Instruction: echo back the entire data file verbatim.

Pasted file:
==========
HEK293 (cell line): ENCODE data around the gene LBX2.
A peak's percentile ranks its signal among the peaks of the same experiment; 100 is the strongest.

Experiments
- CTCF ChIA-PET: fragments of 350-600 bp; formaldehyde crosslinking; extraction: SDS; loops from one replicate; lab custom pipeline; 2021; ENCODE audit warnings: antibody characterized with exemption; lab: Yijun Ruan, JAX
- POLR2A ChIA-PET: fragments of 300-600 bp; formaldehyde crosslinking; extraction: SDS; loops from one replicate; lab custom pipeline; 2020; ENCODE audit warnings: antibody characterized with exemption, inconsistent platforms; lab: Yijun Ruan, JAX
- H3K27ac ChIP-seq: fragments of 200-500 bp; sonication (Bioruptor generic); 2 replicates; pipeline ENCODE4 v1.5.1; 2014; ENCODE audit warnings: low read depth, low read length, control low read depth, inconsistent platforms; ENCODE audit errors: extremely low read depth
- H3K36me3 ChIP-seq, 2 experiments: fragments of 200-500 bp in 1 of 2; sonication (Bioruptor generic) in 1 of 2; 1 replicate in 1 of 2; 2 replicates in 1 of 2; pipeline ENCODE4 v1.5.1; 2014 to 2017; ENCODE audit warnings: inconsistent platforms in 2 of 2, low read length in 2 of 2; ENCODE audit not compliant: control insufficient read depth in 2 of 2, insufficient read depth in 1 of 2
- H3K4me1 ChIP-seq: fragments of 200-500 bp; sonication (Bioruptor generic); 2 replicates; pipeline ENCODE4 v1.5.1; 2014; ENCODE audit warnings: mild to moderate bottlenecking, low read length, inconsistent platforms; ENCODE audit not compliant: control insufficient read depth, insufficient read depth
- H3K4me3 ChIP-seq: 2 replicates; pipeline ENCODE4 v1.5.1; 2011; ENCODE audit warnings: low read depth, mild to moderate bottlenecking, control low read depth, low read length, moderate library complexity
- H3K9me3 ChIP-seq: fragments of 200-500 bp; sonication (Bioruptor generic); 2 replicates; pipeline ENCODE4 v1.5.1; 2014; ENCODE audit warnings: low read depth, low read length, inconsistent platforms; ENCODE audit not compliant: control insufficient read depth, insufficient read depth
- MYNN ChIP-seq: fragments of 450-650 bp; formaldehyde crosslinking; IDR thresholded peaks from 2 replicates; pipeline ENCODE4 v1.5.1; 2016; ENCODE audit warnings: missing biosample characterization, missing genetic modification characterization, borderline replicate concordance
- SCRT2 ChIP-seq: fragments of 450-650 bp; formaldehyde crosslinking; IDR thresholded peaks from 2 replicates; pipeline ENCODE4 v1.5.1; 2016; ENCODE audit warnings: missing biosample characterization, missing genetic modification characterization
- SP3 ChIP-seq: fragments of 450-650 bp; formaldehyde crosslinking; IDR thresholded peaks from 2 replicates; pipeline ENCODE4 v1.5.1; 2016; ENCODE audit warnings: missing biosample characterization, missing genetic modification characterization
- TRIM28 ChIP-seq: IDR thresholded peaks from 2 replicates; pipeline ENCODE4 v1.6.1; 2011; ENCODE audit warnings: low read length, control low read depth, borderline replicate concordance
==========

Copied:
HEK293 (cell line): ENCODE data around the gene LBX2.
A peak's percentile ranks its signal among the peaks of the same experiment; 100 is the strongest.

Experiments
- CTCF ChIA-PET: fragments of 350-600 bp; formaldehyde crosslinking; extraction: SDS; loops from one replicate; lab custom pipeline; 2021; ENCODE audit warnings: antibody characterized with exemption; lab: Yijun Ruan, JAX
- POLR2A ChIA-PET: fragments of 300-600 bp; formaldehyde crosslinking; extraction: SDS; loops from one replicate; lab custom pipeline; 2020; ENCODE audit warnings: antibody characterized with exemption, inconsistent platforms; lab: Yijun Ruan, JAX
- H3K27ac ChIP-seq: fragments of 200-500 bp; sonication (Bioruptor generic); 2 replicates; pipeline ENCODE4 v1.5.1; 2014; ENCODE audit warnings: low read depth, low read length, control low read depth, inconsistent platforms; ENCODE audit errors: extremely low read depth
- H3K36me3 ChIP-seq, 2 experiments: fragments of 200-500 bp in 1 of 2; sonication (Bioruptor generic) in 1 of 2; 1 replicate in 1 of 2; 2 replicates in 1 of 2; pipeline ENCODE4 v1.5.1; 2014 to 2017; ENCODE audit warnings: inconsistent platforms in 2 of 2, low read length in 2 of 2; ENCODE audit not compliant: control insufficient read depth in 2 of 2, insufficient read depth in 1 of 2
- H3K4me1 ChIP-seq: fragments of 200-500 bp; sonication (Bioruptor generic); 2 replicates; pipeline ENCODE4 v1.5.1; 2014; ENCODE audit warnings: mild to moderate bottlenecking, low read length, inconsistent platforms; ENCODE audit not compliant: control insufficient read depth, insufficient read depth
- H3K4me3 ChIP-seq: 2 replicates; pipeline ENCODE4 v1.5.1; 2011; ENCODE audit warnings: low read depth, mild to moderate bottlenecking, control low read depth, low read length, moderate library complexity
- H3K9me3 ChIP-seq: fragments of 200-500 bp; sonication (Bioruptor generic); 2 replicates; pipeline ENCODE4 v1.5.1; 2014; ENCODE audit warnings: low read depth, low read length, inconsistent platforms; ENCODE audit not compliant: control insufficient read depth, insufficient read depth
- MYNN ChIP-seq: fragments of 450-650 bp; formaldehyde crosslinking; IDR thresholded peaks from 2 replicates; pipeline ENCODE4 v1.5.1; 2016; ENCODE audit warnings: missing biosample characterization, missing genetic modification characterization, borderline replicate concordance
- SCRT2 ChIP-seq: fragments of 450-650 bp; formaldehyde crosslinking; IDR thresholded peaks from 2 replicates; pipeline ENCODE4 v1.5.1; 2016; ENCODE audit warnings: missing biosample characterization, missing genetic modification characterization
- SP3 ChIP-seq: fragments of 450-650 bp; formaldehyde crosslinking; IDR thresholded peaks from 2 replicates; pipeline ENCODE4 v1.5.1; 2016; ENCODE audit warnings: missing biosample characterization, missing genetic modification characterization
- TRIM28 ChIP-seq: IDR thresholded peaks from 2 replicates; pipeline ENCODE4 v1.6.1; 2011; ENCODE audit warnings: low read length, control low read depth, borderline replicate concordance